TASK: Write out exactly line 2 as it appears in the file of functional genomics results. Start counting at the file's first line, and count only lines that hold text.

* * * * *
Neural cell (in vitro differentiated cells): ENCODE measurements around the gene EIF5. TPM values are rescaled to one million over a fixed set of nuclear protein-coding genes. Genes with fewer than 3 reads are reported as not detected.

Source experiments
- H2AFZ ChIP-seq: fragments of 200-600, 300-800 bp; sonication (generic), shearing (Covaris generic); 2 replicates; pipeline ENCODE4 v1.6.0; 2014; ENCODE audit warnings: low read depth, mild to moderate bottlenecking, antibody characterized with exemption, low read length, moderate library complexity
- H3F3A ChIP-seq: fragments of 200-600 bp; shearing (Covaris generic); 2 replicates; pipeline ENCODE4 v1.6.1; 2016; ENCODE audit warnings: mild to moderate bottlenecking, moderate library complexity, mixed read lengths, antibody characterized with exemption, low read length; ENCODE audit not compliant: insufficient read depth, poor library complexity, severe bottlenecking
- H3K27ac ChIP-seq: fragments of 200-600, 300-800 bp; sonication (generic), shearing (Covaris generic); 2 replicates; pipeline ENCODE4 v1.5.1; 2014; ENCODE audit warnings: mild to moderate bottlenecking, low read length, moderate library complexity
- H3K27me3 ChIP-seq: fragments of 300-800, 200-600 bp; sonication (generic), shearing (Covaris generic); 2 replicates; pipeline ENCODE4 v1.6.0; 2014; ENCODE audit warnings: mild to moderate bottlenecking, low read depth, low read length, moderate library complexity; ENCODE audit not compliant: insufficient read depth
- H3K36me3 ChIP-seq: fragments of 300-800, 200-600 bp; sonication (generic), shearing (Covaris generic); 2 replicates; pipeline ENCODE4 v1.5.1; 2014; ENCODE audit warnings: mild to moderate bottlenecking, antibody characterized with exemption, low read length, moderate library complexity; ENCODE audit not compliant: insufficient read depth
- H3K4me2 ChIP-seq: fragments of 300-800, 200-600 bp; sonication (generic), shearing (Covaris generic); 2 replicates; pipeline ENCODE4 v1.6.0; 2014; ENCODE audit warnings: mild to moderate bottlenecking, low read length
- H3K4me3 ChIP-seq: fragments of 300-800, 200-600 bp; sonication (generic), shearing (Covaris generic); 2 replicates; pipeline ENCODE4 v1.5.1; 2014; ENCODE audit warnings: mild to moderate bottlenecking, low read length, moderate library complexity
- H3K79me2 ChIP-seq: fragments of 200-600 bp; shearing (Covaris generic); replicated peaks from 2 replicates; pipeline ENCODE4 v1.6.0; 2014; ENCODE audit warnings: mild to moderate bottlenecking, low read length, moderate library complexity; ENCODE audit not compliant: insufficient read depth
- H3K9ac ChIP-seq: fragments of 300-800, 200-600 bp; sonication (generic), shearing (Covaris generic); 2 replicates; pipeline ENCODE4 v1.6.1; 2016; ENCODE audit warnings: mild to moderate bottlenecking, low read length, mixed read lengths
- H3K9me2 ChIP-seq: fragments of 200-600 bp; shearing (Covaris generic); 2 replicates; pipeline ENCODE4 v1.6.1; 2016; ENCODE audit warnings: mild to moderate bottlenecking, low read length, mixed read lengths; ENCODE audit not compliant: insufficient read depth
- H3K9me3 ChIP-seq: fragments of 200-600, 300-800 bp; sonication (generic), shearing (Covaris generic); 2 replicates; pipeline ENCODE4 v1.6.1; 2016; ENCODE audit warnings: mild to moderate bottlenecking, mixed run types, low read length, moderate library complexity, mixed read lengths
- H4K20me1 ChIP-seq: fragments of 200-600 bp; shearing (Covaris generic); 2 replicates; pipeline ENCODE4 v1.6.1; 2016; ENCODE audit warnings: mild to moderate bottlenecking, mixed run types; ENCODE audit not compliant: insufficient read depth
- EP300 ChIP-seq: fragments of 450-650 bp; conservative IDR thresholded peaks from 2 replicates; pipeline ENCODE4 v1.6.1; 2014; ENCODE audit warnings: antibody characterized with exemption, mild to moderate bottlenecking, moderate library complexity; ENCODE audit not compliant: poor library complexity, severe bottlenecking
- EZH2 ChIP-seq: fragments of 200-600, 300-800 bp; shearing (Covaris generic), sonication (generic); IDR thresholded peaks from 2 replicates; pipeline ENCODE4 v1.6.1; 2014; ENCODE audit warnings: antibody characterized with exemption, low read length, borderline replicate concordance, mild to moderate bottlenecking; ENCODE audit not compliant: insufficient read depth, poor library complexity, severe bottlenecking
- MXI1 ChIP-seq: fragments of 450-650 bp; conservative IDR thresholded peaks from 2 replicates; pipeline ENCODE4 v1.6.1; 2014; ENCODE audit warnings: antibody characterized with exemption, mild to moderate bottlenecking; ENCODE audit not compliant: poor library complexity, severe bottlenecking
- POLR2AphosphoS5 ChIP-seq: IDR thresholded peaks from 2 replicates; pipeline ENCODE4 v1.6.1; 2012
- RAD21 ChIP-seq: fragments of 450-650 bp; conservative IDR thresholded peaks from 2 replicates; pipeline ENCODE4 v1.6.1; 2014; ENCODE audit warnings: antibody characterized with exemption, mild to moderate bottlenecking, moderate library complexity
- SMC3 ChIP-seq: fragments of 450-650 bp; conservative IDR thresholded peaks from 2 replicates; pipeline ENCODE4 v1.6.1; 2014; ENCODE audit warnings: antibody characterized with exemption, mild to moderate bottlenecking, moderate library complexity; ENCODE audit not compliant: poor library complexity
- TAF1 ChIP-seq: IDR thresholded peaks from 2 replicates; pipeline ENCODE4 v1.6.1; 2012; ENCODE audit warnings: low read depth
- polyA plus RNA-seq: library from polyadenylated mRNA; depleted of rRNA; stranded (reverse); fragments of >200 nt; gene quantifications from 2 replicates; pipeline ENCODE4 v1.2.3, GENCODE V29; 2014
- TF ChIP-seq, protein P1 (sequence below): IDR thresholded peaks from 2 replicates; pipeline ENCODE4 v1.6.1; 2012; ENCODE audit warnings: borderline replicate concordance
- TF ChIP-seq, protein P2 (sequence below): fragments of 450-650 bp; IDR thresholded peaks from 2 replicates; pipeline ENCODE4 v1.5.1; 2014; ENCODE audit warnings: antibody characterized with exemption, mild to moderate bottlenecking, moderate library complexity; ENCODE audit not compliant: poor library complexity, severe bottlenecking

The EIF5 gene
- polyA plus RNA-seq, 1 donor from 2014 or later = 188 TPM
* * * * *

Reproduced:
Source experiments